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Macphun Aurora HDR (and matters HDR) - part 2 of 1 2

by Mike McNamee Published 01/02/2016


The Photoshop options are more limited than Aurora and this default, auto-image is always rather flat, requiring quite a lot of adjustment.

Photoshop Methods
In Photoshop you can use HDR Pro to merge files automatically. This also provides a limited number of presets and a modest collection of sliders. At the extremes, the outcomes can be as garish as those made with Aurora. The default condition was rather boring and flat, and additional modifications would certainly be required.

To create an HDR image from a bracketed set, highlight the sequence in Bridge then click>Tools>Photoshop>Merge to HDR Pro. On our system it took 1m 20s to collect five Nikon D810 shots together and open the Merge To HDR Pro dialogue panel. From this panel the Tone and Detail sliders (Gamma, Exposure and Detail) may be adjusted to achieve the desired result. In our example, nothing acceptable was generated! Even at two stops underexposure there was some highlight clipping in the clouds before the sun. The +2 image was still a little too dark and an adjustment of +1 stop was required (ie a total of +3 stops). Combined with the -2 image, this gave an effective range of five stops.

Photoshop - The Manual Stitch
None of the automated routines from the Adobe software worked particularly well and so we resorted to manual stitching. This has the advantage of leaving the photographer in control of the elements that are represented in the final blend; one of the issues with landscapes is the breeze moving trees and bushes so that a combination of five shots is something of a mish-mash.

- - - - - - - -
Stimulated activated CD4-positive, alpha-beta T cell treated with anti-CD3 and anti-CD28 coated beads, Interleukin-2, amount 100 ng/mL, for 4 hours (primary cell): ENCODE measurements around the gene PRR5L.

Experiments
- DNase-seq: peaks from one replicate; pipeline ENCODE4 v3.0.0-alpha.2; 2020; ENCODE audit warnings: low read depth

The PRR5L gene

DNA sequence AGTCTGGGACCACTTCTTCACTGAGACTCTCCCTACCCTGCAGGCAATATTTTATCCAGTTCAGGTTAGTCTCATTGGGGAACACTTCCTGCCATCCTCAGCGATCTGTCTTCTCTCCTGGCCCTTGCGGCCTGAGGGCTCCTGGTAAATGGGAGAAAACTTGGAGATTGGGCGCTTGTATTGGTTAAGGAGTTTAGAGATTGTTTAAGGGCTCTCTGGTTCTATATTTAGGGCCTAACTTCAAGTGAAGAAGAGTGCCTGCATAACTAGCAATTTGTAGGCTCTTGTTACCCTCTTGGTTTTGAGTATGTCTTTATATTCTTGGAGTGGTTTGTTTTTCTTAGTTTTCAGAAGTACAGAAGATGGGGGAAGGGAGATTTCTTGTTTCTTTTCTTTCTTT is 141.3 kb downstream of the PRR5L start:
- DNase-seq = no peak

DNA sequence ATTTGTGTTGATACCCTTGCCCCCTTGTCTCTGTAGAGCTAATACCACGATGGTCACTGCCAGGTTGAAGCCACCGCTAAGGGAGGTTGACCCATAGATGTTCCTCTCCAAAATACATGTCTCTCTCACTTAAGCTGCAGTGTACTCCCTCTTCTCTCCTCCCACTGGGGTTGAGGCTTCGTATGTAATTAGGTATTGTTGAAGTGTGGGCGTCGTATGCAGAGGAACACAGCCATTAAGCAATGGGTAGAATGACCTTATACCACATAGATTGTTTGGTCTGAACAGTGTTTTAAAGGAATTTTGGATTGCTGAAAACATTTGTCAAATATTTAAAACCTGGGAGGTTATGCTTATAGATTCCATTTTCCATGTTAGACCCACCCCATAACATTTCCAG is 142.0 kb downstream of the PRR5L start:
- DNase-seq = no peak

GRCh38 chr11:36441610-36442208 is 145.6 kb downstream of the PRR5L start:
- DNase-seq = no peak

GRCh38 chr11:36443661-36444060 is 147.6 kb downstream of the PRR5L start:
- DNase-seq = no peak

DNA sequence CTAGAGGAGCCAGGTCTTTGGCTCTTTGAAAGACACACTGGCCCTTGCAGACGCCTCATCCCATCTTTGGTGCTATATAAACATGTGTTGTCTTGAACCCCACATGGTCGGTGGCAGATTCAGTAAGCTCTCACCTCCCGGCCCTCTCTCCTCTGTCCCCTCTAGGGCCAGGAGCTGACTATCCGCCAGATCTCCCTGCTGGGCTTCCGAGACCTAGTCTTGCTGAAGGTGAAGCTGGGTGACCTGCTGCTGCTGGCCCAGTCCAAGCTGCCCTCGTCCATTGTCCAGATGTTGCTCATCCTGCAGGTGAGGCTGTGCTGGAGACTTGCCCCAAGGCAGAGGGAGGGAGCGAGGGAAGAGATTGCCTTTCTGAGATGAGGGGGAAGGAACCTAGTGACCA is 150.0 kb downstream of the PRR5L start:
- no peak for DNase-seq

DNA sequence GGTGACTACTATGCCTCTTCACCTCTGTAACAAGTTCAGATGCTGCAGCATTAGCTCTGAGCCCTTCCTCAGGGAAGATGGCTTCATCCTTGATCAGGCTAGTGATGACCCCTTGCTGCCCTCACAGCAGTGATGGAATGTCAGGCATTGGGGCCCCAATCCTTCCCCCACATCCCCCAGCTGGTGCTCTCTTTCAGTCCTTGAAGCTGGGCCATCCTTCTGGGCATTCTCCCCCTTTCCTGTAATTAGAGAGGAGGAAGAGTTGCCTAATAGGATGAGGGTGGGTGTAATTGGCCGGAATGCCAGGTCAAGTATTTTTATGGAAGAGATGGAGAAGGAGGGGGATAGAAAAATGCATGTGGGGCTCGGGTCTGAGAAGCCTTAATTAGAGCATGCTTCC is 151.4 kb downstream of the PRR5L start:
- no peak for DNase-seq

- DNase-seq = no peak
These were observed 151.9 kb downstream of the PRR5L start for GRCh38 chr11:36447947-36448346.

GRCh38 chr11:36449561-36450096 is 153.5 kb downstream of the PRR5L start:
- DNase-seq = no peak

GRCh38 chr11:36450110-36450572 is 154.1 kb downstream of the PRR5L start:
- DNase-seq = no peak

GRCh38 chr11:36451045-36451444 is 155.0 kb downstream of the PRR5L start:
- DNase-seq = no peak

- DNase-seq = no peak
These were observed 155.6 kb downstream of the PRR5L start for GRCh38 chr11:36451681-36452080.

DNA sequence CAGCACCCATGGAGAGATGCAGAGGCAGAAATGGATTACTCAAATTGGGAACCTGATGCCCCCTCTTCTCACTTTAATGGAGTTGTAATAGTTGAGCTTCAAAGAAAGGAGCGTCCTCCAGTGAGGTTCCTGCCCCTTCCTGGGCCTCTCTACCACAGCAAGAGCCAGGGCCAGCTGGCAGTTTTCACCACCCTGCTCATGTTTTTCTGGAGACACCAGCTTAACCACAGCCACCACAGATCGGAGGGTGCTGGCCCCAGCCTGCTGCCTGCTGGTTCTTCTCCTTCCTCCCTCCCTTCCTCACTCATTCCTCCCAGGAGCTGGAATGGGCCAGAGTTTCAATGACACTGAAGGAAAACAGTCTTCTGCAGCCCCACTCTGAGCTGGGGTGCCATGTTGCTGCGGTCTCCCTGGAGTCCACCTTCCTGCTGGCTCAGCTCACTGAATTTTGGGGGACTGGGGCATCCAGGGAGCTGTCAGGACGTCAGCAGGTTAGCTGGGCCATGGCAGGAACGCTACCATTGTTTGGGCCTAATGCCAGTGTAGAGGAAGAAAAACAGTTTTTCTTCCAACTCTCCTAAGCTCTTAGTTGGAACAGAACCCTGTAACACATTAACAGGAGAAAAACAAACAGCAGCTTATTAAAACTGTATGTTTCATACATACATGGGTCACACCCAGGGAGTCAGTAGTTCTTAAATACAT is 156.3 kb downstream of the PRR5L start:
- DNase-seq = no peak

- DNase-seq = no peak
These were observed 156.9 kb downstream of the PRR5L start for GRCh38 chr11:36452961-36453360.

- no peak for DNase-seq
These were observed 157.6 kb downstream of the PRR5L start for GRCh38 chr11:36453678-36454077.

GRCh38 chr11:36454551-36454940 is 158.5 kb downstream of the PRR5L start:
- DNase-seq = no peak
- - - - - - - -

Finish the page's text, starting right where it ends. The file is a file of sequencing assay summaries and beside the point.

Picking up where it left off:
Photoshop easily goes over the top.

The sequence we used is as follows:

  1. We chose the highest and lowest exposure variants based on the detail in the sky for the low exposure and the bushes for the high exposure.
  2. Both files were highlighted in Bridge and then we clicked Tools>Photoshop>Load Files into Photoshop Layers. We have put the top layer into 'Difference' mode to highlight the misalignment caused by the use of hand-holding rather than a tripod.
  3. Select both layers in the Layers palette then click on Edit>Auto Align Layers. This matches the main features including the shore line and bushes.
  4. We then used the magic wand to select the base area of the dark image to make a sharp, hard-edged mask by clicking the Make a Mask icon with the selection active.
  5. The mask was then painted upon, freehand at low opacity, to blend the transition across the fields to the bushes in the foreground. The mask may also be adjusted using the Refine Mask Edge tool.
  6. Finally the Layer mask was selected and blurred to eradicate any unsightly transitions.


It seems that if you want an 'HDR look' then the better option is to go to a bespoke software such as Aurora or, on the PC, you could usefully look at Photomatix. It was interesting to note when scanning quickly through Martin Evening's book, Photoshop for Photographers our eye was taken by his landscape shot in Glen Etive, in the chapter on HDR, only to find on closer looking that the shot was a manual Photoshop stitch. This is perhaps a valid point, there is often enough flexibility in manually stitching a bracket sequence providing you take the trouble to learn the masking techniques - something you should probably be learning anyway.

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1st Published 01/02/2016
last update 25/03/2020 12:33:24

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Updated 25/03/2020 12:33:24 Last Modified: Wednesday, 25 March 2020